Despite the end-of-days scenario in which Tim Urban sang a reggae rendition of “Under My Thumb,” the world did not end in fiery cataclysm during American Idol’s Rolling Stones night on Wednesday.
Stones night had disaster written all over it. The song choices alone could have done us all in: Imagine the Didi Benami version of “Street Fighting Man” and you can see why.
But somehow the contestants rose to the Stones challenge without looking ridiculous... and in most cases they even exceeded expectations. The one notable disaster, Siobhan Magnus’ performance of “Paint It Black,” was somehow not noted as such by the judges. They actually praised her! And although Siobhan is one of my favorites and I hope she has a long run,I also wish she would stop screaming at the end of songs.
For those of you keeping score at home, the contestants sang eight songs from the 1960s and four from the 1970s. Average year: 1969. And people wonder why the Stones and other classic rock bands don’t play their more recent songs when they tour.
Got Their Ya-Yas Out
Paige Miles: Maybe she needs laryngitis more often. Because she had just a little grit mixed into her vocals and it added an edge that she's lacked. Paige sassed it up and just killed “Honky Tonk Women” for her best performance in a long time.
Lee Dewyze: He’s working the Dave Matthews vibe pretty hard but also settled into a pop country groove on “Beast Of Burden” that should score points for him. Good yearning and emotion on the “pretty girl” section of the song. Or as Mick would say, “pri-taay.”
Katie Stevens: A quick bit of advice for Katie: Don’t let your friends hold up and wave cut-out pictures of your face on sticks. And just so you know, Connecticut is already on the map. Geography aside, she did a surprisingly good job on “Wild Horses.” She started off in a lower register and turned in a polished vocal, even if it was more pure performance than something from the heart. As for her dress, all I can figure is that she thought the Rolling Stones had something to do with Grease.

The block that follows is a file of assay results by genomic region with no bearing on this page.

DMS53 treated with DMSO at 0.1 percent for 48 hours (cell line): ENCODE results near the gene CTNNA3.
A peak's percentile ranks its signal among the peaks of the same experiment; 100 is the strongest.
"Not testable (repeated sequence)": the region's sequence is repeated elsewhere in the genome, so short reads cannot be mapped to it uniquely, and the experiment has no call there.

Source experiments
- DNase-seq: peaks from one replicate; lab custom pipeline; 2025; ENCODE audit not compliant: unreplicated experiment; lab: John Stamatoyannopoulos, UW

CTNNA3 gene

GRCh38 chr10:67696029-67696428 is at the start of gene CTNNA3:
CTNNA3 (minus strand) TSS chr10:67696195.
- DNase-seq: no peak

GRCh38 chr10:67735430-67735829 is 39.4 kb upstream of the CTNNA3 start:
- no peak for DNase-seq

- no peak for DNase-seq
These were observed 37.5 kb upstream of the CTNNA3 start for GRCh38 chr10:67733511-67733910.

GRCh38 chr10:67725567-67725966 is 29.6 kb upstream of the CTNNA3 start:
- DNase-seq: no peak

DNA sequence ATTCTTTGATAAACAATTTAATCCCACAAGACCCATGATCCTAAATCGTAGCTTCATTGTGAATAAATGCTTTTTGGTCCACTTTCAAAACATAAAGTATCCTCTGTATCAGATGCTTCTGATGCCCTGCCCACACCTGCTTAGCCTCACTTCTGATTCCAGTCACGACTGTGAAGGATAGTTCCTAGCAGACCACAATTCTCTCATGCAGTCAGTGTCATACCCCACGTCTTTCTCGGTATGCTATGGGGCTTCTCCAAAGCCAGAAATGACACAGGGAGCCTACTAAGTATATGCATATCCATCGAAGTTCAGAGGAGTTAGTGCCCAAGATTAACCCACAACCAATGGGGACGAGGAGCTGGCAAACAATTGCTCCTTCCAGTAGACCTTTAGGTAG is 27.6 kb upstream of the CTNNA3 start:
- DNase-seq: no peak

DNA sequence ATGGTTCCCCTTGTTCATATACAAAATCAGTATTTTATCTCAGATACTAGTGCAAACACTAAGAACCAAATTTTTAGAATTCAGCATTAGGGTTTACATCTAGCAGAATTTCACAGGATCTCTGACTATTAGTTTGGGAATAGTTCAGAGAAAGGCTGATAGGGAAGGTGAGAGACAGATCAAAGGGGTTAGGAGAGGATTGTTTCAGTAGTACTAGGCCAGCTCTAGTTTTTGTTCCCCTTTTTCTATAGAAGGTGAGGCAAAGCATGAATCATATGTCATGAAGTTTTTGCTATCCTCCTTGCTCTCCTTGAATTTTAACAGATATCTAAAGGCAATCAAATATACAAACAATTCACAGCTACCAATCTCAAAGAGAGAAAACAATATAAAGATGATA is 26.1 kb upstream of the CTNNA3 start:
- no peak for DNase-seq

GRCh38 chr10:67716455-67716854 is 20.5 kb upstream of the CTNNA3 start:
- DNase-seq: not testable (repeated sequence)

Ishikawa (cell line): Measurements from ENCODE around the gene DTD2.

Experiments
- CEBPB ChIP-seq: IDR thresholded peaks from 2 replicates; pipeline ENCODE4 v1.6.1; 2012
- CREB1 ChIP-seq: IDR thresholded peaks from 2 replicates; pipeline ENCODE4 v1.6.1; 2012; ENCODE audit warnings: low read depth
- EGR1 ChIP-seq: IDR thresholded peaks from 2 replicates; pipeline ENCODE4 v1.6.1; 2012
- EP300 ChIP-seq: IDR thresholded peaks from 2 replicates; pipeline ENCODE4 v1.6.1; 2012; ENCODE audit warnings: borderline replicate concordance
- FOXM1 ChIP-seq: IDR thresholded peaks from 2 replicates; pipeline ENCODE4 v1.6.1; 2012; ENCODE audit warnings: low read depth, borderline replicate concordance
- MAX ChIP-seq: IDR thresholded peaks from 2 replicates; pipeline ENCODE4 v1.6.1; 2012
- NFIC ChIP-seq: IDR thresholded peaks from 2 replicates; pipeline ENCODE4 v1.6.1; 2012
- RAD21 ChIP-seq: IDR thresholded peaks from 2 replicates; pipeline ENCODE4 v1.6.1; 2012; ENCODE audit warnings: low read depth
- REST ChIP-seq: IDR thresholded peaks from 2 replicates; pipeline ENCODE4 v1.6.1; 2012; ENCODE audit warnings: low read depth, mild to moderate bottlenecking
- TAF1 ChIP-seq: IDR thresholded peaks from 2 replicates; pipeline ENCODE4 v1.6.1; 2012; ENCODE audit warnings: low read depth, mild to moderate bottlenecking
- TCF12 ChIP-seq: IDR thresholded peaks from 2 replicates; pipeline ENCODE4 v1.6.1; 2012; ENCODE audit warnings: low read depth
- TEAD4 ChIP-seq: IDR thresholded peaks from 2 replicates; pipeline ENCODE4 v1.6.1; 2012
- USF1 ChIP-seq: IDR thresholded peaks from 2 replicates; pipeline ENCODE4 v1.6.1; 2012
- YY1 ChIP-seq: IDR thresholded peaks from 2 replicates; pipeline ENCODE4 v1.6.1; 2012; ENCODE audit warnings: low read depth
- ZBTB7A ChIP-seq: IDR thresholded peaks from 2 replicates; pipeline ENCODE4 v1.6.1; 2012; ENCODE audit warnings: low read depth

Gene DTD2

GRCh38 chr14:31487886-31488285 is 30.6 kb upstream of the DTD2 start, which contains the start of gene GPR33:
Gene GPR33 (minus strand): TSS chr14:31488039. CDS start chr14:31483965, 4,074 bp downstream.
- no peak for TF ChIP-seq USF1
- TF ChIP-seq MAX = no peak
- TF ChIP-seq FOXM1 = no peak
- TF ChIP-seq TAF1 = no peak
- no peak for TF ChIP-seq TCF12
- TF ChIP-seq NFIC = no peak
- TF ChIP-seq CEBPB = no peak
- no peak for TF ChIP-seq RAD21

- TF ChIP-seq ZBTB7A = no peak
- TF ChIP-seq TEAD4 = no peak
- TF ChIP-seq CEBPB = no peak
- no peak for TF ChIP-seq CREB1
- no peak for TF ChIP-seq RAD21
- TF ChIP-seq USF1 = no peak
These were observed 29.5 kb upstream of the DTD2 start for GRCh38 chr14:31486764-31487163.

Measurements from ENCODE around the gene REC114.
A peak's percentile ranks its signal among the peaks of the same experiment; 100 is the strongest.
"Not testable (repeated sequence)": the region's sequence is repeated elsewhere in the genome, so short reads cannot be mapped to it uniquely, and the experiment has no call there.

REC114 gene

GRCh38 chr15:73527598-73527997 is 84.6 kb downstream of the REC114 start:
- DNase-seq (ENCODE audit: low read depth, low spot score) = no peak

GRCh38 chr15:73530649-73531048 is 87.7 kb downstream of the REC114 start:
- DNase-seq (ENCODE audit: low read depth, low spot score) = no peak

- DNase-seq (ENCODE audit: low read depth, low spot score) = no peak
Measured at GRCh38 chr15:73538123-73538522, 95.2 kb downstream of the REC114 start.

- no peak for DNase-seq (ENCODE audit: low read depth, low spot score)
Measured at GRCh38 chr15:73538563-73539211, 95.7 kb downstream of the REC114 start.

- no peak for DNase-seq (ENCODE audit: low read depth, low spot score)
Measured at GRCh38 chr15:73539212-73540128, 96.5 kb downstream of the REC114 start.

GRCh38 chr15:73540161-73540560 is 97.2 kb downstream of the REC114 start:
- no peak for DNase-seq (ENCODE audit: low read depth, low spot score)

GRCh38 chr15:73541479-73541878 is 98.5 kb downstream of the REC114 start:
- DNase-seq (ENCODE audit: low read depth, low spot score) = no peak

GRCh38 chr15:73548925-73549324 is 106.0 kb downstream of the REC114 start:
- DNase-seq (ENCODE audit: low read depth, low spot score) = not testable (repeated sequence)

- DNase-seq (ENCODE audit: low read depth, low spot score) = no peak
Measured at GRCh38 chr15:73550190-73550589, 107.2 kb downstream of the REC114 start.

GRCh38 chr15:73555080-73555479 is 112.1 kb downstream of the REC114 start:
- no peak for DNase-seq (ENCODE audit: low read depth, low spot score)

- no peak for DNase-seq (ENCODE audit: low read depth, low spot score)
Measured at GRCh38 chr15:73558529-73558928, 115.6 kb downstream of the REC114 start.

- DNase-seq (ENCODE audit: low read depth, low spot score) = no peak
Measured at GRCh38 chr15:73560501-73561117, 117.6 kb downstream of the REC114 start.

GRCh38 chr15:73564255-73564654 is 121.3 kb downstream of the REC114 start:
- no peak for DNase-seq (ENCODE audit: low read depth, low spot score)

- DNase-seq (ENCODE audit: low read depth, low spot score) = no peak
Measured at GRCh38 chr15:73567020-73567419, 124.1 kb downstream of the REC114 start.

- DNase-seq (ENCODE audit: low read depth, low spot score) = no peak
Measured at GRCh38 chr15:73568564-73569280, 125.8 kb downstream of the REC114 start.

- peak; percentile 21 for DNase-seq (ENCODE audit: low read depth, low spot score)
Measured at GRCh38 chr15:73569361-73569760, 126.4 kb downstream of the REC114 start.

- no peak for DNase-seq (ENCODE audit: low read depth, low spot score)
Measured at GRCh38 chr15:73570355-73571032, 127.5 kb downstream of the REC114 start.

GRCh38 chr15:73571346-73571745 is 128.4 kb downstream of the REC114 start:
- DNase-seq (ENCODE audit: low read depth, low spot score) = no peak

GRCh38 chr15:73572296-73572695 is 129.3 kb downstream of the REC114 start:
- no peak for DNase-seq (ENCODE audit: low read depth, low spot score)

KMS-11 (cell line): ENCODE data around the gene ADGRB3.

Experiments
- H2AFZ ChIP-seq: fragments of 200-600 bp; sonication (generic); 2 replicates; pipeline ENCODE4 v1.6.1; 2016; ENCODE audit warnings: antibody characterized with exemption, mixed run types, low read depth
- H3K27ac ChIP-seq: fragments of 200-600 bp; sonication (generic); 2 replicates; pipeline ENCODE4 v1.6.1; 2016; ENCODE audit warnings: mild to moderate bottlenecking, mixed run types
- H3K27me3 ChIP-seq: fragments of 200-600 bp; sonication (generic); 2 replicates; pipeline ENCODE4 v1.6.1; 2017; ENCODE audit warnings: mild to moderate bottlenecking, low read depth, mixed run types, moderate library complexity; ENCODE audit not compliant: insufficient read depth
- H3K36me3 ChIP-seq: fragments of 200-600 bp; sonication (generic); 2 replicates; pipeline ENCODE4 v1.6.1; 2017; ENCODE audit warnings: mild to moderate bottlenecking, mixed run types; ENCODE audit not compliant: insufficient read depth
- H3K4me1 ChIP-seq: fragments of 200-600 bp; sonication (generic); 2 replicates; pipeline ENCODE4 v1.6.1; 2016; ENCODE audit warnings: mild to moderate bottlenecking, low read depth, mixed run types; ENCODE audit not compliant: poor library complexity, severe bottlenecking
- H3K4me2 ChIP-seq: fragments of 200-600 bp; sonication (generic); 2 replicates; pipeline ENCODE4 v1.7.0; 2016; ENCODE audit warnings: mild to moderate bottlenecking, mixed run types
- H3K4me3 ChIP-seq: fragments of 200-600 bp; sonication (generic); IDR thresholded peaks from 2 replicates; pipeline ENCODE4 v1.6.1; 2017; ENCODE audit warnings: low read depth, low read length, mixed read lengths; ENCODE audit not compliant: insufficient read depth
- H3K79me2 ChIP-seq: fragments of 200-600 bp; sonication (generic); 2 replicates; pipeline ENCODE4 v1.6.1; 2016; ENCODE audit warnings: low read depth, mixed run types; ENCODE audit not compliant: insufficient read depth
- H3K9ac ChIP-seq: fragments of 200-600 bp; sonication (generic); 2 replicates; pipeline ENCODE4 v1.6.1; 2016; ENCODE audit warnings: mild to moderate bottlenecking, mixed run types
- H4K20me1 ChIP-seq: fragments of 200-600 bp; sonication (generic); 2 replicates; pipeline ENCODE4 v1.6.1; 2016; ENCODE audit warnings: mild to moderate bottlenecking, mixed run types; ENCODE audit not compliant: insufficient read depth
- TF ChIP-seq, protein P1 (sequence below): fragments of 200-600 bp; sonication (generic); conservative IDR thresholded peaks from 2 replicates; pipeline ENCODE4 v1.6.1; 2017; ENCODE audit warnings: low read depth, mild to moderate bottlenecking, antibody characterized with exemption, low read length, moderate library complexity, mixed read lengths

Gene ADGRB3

Crystal Bowersox: Solid as always though not as compelling as she has sometimes been. I did like seeing her dad, a serious and emotional dude, and he was a reminder that her music emerged from a real place.
Not Fade Away
Casey James: He looked the part—a little bit country, a little bit rock-and-roll, as the Osmonds might put it—and in the end he is from a town called Cool. He sounded strongest on the chorus and meandered a bit in other sections of “It’s All Over Now.”
Lacey Brown: She is somehow more compelling now that we know both of her parents are pastors. A good vocal and a nice string arrangement. But while her performance of “Ruby Tuesday” occasionally suggested she could be a real song stylist, it didn’t always come across as authentic.
Michael Lynche: While watching him move on the stage during “Miss You,” one thing became clear: Mike is no Mick. I’m not sure he really understood the song, either. But the big fella wants it, that's for sure.
Didi Benami: She came out looking hotter and showed some previously unseen range and potential on “Play With Fire.” She struggled on the chorus and mangled the ending. Worse yet, by the time they replayed a cut from the song at the end of the show, I barely remembered it.
Aaron Kelly: What, no “Midnight Rambler?” I had anticipated he would do “Angie,” and it worked for him. Unlike last week, he didn’t pretend to be a grown-up, and sang the song like the kid that he is. The tune's simple longing and emotion worked for the 16-year-old.
Andrew Garcia: “Gimme Shelter” is a song filled with paranoia and foreboding, neither of which came out during his soft performance. He was fine, although the scariest thing about his segment was that his father thought Andrew would grow up to be a custodian. That was one inked-up old guy, by the way.
Siobhan Magnus: Siobhan's performance wasn’t just a train wreck. It was a train wreck that was run over by tanker truck. Her freaky, arty family was exactly what I expected. Unfortunately, I also expected that she might be reading too many of her press clippings and would then turn in a performance like her “Paint It Black.” C’mon Simon, tell me that wasn’t indulgent.
Tim Urban: He said he wants “to be known as Tim Urban, the individual.” He has exceeded his wildest dreams, because I would describe him as "Tim Urban, the singular."